September 28, 2007
No love for ‘UNITY’ from city, state
The Brooklyn Paper
City and state officials say they don’t intend to consider a community-based alternative development plan for the Prospect Heights site of Bruce Ratner’s controversial Atlantic Yards project that was unveiled this week.
The so-called UNITY proposal includes mostly affordable apartments, no arena and doesn’t require condemning land via eminent domain. But to be anything more than a few planners’ dream of ideal, community-driven development, support from city and state officials is necessary.
That support is not there.
NoLandGrab: This is news?
From day one, every move made by the City and State has furthered the goal of delivering the Atlantic Yards project into Bruce Ratner hands, via zoning overrides, subsidies, eminent domain and political favoritism.
Real news would have been if the ESDC and City had pulled up stakes on Atlantic Yards and started looking at the UNITY community-based plan.
Another piece in The Brooklyn Paper, "UNITY Plan: Why now?," explores two what-if scenarios that might make City and State officials (heck, maybe even Ratner?) take another look at some of the ideas in the UNITY 2007 plan.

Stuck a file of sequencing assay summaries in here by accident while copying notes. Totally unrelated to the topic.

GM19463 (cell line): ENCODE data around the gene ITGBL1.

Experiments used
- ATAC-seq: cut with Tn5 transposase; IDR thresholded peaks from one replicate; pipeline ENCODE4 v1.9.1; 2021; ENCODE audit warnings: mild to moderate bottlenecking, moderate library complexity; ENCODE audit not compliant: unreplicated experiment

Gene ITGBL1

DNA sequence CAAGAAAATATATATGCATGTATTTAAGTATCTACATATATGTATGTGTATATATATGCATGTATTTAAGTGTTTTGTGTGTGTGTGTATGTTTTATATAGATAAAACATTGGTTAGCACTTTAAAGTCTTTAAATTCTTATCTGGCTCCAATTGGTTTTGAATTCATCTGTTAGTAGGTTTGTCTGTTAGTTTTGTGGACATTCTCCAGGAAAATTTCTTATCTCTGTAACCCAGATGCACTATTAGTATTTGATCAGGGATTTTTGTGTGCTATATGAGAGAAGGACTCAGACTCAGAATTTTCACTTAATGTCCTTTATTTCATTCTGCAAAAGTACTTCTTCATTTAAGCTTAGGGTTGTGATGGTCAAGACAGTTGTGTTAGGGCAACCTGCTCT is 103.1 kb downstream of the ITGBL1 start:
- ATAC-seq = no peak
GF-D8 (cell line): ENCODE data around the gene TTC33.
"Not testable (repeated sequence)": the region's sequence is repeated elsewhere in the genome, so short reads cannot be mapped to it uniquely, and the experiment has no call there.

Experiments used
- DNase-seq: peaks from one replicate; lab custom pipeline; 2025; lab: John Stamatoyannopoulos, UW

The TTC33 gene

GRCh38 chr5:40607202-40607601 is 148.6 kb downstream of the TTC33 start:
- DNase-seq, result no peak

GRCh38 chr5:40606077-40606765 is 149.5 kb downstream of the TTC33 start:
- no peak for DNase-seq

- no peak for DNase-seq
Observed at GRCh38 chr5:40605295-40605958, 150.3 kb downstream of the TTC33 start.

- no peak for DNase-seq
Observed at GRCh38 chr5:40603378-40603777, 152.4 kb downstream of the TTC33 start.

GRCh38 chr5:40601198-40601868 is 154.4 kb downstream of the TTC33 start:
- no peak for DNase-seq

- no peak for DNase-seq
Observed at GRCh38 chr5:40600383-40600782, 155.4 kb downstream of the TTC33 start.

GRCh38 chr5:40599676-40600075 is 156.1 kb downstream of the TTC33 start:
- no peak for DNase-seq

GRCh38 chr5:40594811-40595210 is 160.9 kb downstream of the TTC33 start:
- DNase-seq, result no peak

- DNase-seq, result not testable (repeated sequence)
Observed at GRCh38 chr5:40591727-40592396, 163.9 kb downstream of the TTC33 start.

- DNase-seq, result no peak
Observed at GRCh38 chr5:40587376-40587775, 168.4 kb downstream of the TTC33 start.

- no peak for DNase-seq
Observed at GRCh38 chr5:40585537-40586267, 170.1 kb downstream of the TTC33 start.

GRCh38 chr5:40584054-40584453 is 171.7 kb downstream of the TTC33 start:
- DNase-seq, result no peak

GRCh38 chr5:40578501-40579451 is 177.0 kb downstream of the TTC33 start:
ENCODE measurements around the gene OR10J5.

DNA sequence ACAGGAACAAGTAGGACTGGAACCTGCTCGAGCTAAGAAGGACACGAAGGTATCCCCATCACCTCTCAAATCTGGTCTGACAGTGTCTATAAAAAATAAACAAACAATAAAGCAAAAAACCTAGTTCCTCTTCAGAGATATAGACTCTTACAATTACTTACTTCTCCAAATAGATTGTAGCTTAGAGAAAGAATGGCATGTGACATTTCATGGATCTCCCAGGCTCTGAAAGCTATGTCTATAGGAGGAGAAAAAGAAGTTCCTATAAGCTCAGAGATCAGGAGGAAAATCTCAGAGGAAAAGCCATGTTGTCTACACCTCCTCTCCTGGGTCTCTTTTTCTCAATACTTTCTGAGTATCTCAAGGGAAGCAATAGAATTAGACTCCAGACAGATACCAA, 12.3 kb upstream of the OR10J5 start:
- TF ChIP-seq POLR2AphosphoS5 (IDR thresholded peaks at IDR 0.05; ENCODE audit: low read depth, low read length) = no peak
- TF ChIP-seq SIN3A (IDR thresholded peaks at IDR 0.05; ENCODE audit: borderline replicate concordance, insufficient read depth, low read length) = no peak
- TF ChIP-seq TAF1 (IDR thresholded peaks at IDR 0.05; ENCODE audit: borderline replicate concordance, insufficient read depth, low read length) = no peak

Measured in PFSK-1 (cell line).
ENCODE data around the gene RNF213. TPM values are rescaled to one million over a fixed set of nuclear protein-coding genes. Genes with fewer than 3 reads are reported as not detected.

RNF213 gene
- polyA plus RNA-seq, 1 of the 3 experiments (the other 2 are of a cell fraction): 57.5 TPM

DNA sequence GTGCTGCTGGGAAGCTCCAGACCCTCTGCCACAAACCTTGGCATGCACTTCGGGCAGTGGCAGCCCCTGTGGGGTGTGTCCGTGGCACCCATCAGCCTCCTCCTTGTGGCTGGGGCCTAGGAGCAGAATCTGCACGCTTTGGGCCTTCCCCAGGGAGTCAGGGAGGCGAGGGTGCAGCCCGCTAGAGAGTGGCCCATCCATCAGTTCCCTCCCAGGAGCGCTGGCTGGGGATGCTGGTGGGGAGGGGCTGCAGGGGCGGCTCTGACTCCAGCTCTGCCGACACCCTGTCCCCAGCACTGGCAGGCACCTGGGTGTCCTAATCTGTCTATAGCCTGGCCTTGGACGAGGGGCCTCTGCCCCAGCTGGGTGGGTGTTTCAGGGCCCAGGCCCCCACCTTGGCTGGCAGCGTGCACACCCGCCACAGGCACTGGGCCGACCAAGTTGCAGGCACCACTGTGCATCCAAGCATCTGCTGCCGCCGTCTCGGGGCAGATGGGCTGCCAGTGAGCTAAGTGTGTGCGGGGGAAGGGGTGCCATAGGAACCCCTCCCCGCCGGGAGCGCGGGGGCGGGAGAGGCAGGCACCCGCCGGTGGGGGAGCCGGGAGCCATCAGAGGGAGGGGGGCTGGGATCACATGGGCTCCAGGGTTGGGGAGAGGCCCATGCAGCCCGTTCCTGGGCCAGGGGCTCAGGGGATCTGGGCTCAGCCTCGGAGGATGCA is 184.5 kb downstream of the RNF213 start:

But isn’t the Atlantic Yards deal done?
Yes, if you ask city and state officials. But even they admit that the real-estate market is a volatile beast.
But isn’t the real estate market hot hot hot?
Not exactly. Financial markets are tightening, making it harder for Ratner to line up investors. At the same time, tighter money means higher mortgage rates for his potential luxury buyers. Plus, there is a glut of luxury units coming on line, a factor that has already started to squeeze profit margins for high-end builders. any delays in construction cost Ratner $4.15 million a month in carrying costs.
Is there any other way the plan can be stopped?
Two lawsuits are percolating through the legal system: One is an eminent domain lawsuit charging that state planners abused the state’s condemnation power to line Ratner’s pockets. It was dismissed earlier this summer, but the federal appeal will be heard on Oct. 9. The other pending lawsuit challenges the project’s environmental review. It’s awaiting judgment in state court.
Posted by lumi at September 28, 2007 12:07 PM